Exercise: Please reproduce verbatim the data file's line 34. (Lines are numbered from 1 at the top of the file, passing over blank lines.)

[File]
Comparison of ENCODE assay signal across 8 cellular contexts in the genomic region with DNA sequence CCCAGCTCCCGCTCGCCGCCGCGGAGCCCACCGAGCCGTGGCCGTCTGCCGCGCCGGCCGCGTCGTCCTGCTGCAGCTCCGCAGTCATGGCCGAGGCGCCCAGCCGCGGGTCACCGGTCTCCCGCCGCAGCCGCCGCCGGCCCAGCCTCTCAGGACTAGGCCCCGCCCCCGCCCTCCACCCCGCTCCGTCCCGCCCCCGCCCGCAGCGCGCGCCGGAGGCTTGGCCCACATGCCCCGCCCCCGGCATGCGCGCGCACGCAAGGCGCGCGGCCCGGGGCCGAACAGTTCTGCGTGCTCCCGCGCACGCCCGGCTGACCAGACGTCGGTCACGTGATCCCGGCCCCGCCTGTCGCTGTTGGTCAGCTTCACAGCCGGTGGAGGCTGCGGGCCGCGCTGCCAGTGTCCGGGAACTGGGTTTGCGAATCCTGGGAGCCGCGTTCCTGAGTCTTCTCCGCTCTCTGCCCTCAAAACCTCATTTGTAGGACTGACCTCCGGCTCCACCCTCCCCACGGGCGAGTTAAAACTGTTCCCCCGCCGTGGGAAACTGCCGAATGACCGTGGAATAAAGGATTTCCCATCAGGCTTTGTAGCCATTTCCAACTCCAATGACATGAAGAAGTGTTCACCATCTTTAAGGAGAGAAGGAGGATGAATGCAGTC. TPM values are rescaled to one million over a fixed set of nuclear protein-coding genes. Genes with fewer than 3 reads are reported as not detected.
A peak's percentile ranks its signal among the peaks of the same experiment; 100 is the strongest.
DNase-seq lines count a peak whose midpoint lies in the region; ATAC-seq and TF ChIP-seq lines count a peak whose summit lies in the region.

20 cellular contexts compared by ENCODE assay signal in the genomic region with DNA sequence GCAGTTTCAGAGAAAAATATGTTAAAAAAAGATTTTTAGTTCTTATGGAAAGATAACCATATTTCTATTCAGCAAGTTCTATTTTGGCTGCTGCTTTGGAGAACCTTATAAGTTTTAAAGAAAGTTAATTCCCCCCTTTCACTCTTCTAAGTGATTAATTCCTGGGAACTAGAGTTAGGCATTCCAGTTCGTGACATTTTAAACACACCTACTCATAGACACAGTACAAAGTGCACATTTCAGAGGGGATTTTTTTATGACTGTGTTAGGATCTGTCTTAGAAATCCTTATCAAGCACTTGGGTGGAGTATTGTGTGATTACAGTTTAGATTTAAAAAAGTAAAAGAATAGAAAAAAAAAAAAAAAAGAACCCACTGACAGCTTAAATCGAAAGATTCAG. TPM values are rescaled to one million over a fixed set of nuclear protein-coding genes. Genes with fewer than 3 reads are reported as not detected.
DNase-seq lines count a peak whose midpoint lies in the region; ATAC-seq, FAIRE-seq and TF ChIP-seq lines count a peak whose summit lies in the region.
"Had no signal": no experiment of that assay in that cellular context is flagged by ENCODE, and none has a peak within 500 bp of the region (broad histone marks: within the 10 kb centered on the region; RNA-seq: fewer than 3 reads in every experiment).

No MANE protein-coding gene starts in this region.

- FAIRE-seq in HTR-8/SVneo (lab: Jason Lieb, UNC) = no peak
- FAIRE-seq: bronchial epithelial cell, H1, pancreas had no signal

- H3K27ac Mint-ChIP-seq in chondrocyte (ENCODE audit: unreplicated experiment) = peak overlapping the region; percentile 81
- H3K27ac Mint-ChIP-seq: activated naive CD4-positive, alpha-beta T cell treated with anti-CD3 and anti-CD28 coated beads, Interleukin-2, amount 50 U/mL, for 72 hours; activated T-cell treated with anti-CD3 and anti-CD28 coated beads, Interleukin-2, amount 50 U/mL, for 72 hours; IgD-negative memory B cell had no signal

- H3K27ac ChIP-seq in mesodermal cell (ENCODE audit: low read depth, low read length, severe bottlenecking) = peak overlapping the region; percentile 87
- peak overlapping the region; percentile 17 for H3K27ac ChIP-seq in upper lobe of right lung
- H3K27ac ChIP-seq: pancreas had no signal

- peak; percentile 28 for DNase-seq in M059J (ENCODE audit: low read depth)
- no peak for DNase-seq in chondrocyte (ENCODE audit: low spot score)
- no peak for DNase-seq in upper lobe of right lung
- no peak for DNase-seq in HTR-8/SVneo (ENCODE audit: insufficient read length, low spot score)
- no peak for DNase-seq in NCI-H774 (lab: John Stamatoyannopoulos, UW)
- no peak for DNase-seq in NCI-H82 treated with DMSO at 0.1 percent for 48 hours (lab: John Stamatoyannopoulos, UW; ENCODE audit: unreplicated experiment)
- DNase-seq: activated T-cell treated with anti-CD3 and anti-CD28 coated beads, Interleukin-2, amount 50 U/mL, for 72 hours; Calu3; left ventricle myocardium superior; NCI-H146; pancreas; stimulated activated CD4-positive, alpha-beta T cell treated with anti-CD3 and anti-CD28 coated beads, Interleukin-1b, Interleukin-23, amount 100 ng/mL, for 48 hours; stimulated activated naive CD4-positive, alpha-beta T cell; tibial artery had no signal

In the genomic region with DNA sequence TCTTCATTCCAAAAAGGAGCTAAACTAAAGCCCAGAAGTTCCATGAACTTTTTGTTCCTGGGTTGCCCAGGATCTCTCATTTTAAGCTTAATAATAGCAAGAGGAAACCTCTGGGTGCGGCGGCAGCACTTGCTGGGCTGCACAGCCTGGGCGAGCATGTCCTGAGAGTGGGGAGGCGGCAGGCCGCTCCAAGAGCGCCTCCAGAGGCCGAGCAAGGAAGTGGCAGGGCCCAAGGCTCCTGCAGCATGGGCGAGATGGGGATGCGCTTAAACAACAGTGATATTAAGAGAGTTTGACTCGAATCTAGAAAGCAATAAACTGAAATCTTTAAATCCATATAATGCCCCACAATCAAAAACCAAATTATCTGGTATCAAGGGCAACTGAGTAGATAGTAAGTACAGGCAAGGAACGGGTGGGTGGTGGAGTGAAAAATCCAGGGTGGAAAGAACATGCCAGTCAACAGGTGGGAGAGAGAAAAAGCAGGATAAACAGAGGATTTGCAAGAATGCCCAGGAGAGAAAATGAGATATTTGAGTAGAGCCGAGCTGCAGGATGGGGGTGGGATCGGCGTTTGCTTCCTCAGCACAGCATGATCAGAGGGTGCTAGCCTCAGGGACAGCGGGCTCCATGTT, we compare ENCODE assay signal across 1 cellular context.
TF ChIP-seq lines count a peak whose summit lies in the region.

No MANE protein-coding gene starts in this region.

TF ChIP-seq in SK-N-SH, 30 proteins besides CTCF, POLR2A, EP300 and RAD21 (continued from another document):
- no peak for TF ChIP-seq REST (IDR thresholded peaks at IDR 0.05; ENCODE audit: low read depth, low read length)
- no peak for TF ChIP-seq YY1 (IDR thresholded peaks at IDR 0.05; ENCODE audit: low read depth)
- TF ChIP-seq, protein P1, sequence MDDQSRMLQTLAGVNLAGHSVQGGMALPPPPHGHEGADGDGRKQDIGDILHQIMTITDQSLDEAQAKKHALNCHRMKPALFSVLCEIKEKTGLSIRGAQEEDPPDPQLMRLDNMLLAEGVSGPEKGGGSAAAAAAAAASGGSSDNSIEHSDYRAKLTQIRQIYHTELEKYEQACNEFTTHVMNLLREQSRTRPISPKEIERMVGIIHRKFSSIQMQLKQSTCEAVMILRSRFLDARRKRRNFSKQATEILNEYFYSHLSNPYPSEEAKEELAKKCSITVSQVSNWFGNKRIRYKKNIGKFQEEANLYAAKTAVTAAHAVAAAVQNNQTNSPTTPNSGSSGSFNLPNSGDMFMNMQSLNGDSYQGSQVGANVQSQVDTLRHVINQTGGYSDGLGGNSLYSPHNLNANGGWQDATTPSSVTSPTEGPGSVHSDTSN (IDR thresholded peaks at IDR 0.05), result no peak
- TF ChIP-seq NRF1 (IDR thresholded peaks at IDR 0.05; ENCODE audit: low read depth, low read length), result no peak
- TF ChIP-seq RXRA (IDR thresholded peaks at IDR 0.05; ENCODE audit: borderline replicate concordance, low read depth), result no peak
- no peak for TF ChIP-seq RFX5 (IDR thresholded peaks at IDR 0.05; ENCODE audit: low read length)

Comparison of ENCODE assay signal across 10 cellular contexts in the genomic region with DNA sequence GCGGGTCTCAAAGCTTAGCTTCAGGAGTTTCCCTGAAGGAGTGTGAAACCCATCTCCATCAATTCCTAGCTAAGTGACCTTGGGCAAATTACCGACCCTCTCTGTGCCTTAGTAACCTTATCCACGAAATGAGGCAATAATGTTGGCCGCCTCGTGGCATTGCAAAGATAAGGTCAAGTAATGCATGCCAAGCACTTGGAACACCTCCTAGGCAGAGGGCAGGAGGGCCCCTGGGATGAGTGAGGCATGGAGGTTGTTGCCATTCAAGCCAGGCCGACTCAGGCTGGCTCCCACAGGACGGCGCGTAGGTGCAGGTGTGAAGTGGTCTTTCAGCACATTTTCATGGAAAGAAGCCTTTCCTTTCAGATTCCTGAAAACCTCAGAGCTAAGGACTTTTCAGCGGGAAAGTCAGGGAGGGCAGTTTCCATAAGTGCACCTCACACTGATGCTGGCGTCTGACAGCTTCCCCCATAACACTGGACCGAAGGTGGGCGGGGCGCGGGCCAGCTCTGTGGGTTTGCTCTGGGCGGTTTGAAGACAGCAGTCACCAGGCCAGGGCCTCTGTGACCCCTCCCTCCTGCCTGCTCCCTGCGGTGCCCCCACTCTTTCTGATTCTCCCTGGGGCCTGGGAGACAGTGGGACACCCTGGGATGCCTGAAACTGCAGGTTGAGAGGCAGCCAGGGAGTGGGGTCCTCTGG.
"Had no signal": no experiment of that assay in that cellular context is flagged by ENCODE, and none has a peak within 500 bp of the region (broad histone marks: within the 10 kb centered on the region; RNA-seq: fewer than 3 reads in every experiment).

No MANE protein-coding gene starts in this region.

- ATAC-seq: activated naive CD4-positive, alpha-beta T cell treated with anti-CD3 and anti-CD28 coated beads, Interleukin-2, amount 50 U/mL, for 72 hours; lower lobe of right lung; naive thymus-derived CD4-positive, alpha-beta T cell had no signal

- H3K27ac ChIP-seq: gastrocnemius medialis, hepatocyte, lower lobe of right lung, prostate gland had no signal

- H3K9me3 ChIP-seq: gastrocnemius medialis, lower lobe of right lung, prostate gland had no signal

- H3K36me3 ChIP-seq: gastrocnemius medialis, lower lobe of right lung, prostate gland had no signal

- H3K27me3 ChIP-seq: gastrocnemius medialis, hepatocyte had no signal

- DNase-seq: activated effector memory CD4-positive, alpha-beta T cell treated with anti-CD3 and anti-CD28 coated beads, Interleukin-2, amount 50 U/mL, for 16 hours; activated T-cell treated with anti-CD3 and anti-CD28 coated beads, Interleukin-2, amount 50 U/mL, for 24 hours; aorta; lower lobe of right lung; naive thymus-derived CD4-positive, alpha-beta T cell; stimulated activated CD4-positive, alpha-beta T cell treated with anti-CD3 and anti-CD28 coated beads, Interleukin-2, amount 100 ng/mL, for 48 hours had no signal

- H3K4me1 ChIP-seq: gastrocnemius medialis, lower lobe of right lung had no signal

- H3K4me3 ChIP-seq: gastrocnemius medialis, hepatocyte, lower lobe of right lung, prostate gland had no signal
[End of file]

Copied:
No MANE protein-coding gene starts in this region.